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IL-2 Sturmovik: Cliffs of Dover Latest instalment in the acclaimed IL-2 Sturmovik series from award-winning developer 1C: Maddox Games.

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  #31  
Old 05-13-2011, 10:55 AM
JG53Frankyboy JG53Frankyboy is offline
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anyway, the behaviour of its engine is, well........................... i guess we have to wait for the big "FM and CEM 'overhaul' patch" .
All radials have a questionable behaviour , espacially with its temperatures.

i personally would have made the Cr.42 flyable instead of the G.50. These had at least aircombat with the RAF. But that is like beating a dead horse
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  #32  
Old 05-13-2011, 05:49 PM
Rattlehead Rattlehead is offline
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Quote:
Originally Posted by Blackdog_kt View Post

Sorry for the long post
Not at all.
I enjoyed reading it.
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  #33  
Old 05-13-2011, 06:33 PM
jf1981 jf1981 is offline
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I love the spit, I must say I need a bit of training on the onther ones.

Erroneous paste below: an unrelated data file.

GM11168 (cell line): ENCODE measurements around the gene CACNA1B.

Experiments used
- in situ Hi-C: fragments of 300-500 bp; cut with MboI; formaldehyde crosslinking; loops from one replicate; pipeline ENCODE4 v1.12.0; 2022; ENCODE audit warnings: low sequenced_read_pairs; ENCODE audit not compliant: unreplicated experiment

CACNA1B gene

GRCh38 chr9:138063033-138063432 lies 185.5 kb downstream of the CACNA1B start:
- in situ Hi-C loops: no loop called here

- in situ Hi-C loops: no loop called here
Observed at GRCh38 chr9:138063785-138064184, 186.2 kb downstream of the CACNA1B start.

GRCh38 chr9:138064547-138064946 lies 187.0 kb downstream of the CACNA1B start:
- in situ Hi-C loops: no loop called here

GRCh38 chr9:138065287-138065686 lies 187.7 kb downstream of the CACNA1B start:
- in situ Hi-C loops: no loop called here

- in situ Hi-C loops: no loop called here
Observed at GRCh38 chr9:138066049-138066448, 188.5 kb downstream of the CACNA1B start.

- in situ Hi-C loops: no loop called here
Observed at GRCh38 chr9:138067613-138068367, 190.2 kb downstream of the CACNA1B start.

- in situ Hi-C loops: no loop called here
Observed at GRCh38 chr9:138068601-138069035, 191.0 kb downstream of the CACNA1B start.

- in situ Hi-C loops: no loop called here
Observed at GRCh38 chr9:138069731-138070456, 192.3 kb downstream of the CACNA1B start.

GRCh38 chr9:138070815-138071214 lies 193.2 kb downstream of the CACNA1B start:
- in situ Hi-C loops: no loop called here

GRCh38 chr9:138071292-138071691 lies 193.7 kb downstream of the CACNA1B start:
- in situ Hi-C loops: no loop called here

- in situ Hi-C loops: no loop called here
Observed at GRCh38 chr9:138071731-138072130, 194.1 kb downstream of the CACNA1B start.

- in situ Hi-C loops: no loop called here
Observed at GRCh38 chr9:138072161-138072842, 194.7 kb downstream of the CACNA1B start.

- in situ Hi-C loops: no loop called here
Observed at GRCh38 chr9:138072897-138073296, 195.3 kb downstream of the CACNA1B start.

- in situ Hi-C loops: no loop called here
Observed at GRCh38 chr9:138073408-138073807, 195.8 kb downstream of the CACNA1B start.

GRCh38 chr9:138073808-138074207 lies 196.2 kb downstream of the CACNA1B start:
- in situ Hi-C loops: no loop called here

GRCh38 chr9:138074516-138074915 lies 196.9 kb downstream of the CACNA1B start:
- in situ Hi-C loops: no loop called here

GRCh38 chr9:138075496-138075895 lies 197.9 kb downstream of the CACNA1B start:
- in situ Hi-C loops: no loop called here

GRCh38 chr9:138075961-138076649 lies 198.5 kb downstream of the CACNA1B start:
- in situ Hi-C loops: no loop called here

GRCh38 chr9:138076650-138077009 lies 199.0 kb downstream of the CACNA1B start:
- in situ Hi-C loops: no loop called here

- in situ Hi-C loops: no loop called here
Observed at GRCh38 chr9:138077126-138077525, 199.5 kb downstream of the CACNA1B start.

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  #34  
Old 05-13-2011, 06:34 PM
Rickusty Rickusty is offline
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Quote:
Originally Posted by pupaxx View Post
@ElAurens,
the real G50 had a porked FM...I hope you enjoy some memories on 'Gigetto' so nicknamed by R.A. pilots:

The G50 was a fighter who tried to make their way through the ranks of biplanes whom were so adherent to the aerobatic tradition of Regia Aeronautica.
Was a plane with a strong tendency to spin even in level formation flight (as occurred to 2°Lt Mancini) because a wing design error.
The dangerousness of G50 was accentuated by a fuel tank behind the pilot and by an heavy armour, it not allowed the pilot to abandon the control stick for a single instant, the plane needed a continuous correction.
At that time Italian pilots were used to 'sit down' the plane at landing with the cloche pulled at the 'belly', G50 simply not allowed this without the risk of left wing drop.
Fiat had solved the drawback making the wing tip replaceable!
More skilled pilots used to push under the instrument dash the stick at the first touch with terrain.
How many well-executed 'tailslide' looked from ground were effectively attemped 'loopings'!!! And how many offset 'tonneaux' turned into violent spins with the nose towards the ground...